The short visit to Akko ended to head to Mitzpe Hayamim, an interesting concept hotel and spa that produces most of what it consumes right there on the premises, from cheese to soap to organic vegetables. Perched atop a mountain with million-dollar views, it has immense bedrooms and served the best breakfast we had in Israel. Later that night we ended the day with dinner at Muscat Restaurant with Chef Roy Dekel.
Next morning we were on the road again, this time for a trip to the Biriya Forest with Dr. Uri Meir Chizik, and for a very unique tasting: we were going to forage for edible plants. I left with muddy shoes, pricked by thorny bushes, and more than fascinated with the subject. Luckily we had worked enough of an appetite walking through the forest to thoroughly enjoy one of the most memorable dinners of our visit: Magdalena, a restaurant with some seriously impressive vistas, between the mountains and the shore of Galilee.
There was something vaguely reminiscent of our home cooking in the Arab food cooked up by Chef Zuzu; amidst a sea of dishes, we found kibbeh and tabbouleh — which we know as kipe and tipili. It was their mejadra that inspired me to try and write a recipe for it.
There aren’t that many food blogs without a recipe for shakshuka, and here’s mine too. In my defense, it is a great dish, and it’s highly adaptable, with variations ranging from the simple, soupy tomato base, to the vegetable-laden concoction that I favor.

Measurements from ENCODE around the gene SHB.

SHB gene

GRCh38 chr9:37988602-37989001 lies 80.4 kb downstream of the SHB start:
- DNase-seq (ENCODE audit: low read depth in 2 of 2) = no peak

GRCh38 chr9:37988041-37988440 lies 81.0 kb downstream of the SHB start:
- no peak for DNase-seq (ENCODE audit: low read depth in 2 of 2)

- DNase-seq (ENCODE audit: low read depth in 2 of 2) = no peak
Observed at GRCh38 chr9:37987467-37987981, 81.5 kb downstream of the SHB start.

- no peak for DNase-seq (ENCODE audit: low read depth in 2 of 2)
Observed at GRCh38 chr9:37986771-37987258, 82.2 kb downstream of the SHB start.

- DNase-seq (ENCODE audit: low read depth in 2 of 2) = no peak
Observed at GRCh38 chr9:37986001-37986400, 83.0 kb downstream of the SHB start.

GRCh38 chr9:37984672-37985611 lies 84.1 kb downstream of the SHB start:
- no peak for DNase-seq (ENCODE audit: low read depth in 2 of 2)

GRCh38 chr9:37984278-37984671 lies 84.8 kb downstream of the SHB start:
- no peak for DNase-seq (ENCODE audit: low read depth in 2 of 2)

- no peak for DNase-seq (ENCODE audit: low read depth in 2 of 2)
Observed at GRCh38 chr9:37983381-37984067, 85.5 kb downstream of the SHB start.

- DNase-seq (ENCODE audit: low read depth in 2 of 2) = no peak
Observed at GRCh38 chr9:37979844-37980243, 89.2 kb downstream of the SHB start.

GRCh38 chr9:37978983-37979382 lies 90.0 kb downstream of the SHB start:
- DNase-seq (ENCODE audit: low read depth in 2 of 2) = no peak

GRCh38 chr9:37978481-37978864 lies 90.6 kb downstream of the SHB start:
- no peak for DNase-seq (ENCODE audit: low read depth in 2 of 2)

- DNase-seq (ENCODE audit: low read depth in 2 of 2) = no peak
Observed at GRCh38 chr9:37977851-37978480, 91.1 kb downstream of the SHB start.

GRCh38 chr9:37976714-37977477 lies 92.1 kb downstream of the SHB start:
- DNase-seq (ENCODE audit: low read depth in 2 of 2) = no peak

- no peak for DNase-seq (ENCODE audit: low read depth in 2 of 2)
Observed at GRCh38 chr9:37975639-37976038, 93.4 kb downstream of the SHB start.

Similar concepts can be found in other cuisines, like the Spanish pisto manchego — possibly brought over by the Muslims who occupied the Iberian peninsula for 800 years.
For my recipe, I have gathered inspiration from several versions, and the addition of queso de freir (pan-fried halloumi in the original at MantaRay Restaurant, see photo further above) works so well that I think it should be a permanent addition to shakshuka everywhere.
- Also read: Rice with Lentils and Fried Onions – In Israel, Part 1
- Also read: Eggplant and Eggs Pita Sandwich (Sabich) – In Israel, Part 3
- 1/2 lb of queso de freir (or halloumi) cut into slices
- 5 tablespoons of olive oil
- 3 gloves of garlic , crushed
- 1 large eggplant , diced (about 3 cups)
- 1 bell pepper , diced
- 4 large tomatoes , diced (about 4 cups)
- 1 1/2 cup of tomato sauce
- 1 1/2 teaspoon of salt (or to taste)
- 1/4 teaspoon of pepper (or to taste)
- 1/2 teaspoon of chilli powder (or to taste)
- 1/2 teaspoon of cumin powder (optional)
- 6 eggs
- 2 tablespoons of chopped parsley
Pat dry the cheese to remove excess moisture.
Heat half the oil over medium heat and pan fry the cheese till it turns a golden color and fry on the other side.
Remove the cheese and let it rest on a paper towel. Add the remaining oil to the pan and add the garlic and eggplant and stir for 30 seconds. Add pepper and tomatoes and mix well. Cook stirring until the tomatoes start releasing liquid. Add tomato sauce and a 1/3 cup of water. Lower the heat and simmer until the vegetables are cooked-through but firm (about 4 mins).
Season with salt and pepper and chilli to taste, stir in cumin.
Make small wells in the sauce and gently crack the eggs into them one by one. Cook until the egg white has set but the yolk remains runny.
Sprinkle with the parsley and serve immediately with bread on the side.
Traditionally shakshuka is served in in the same pot it is cooked, but assuming that you do not have 6 cooking pots, I have made it in one batch.